‘War with Grandpa’ a fun romp despite half-baked roles for supporting actors
After a few previews that preceded “The War with Grandpa,” Williamsport’s AMC theater ran a full-screen shot saying “Welcome back to the movies.”
That pretty much cemented the pleasure I felt upon settling into my seat at the downtown venue; and this feeling may also be one reason the modest crowd and I laughed our heads off at this uneven and occasionally very silly feature.
It’s not great, but it sure was fun; and that’s something most of us could use right about now.
Robert De Niro plays a grumpy grandparent who moves in with his daughter’s family, taking the room of his 12-year-old grandson, who is in turn relegated to the attic. Egged on by his sixth-grade chums, young Peter declares war on the old man, rigging various childish but effective booby-traps in an attempt to reclaim his household territory. But Grandpa, a handy one-time home-builder, still has a few tricks up his sleeve.
All this results in a series of slapstick pranks that are sometimes quite amusing (i.e., a swap-out of shaving cream, two mishaps with a motorcycle cop and a comical dodgeball match — in which the young square off against the old).
De Niro never hams it up unduly, and the same goes for Oakes Fegley (“Pete’s Dragon,” “Wonderstruck,” “The Goldfinch”) as the adolescent assailant. Among other things, De Niro brings a fitting gravity to the film’s few serious scenes, in which the elder fighter tells his grandson that, based on his own experience as a combat veteran, war always sucks, even for the winner. Acting-wise, Poppy Gagnon also fares well as Peter’s likable little sister.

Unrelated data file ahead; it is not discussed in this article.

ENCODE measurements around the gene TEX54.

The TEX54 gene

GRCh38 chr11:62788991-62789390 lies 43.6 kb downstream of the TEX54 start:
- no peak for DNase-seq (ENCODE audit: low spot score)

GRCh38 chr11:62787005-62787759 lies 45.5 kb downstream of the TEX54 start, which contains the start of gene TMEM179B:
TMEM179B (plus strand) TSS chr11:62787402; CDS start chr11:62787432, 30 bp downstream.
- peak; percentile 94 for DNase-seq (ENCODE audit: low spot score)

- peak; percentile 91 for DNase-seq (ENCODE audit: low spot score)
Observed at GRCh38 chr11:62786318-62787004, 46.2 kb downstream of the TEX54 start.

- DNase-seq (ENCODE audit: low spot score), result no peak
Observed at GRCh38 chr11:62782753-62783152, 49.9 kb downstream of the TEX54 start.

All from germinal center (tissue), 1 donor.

I’m afraid the same cannot be said for the rest of the film’s impressive cast, which includes Rob Riggle, Uma Thurman, Christopher Walken, Cheech Marin and Jane Seymour. The beloved Thurman, once one of the hottest actors on the planet, really feels like she’s slumming it here — as do both Walken and Seymour. That, however, is mostly the fault of the script; it gives them basically nothing worthwhile, and that is exactly what they do.
This lapse is particularly painful in the case of singer and actress Laura Marano as Peter’s older sister; her surly teen character is so thin and stereotyped that she’d be better off written right out of the film.
Nonetheless, the movie works nicely for about an hour, before going way over the top in its final party scene, which isn’t nearly as funny as it thinks.
Critics have really savaged “Grandpa,” giving it a dismal 26% rating at Rotten Tomatoes. That site’s audience approval, by contrast, stands at 88%.
You can put me firmly in that latter group; and if laughter is any indication, I dare say the other returning patrons in the theater liked it even better than I.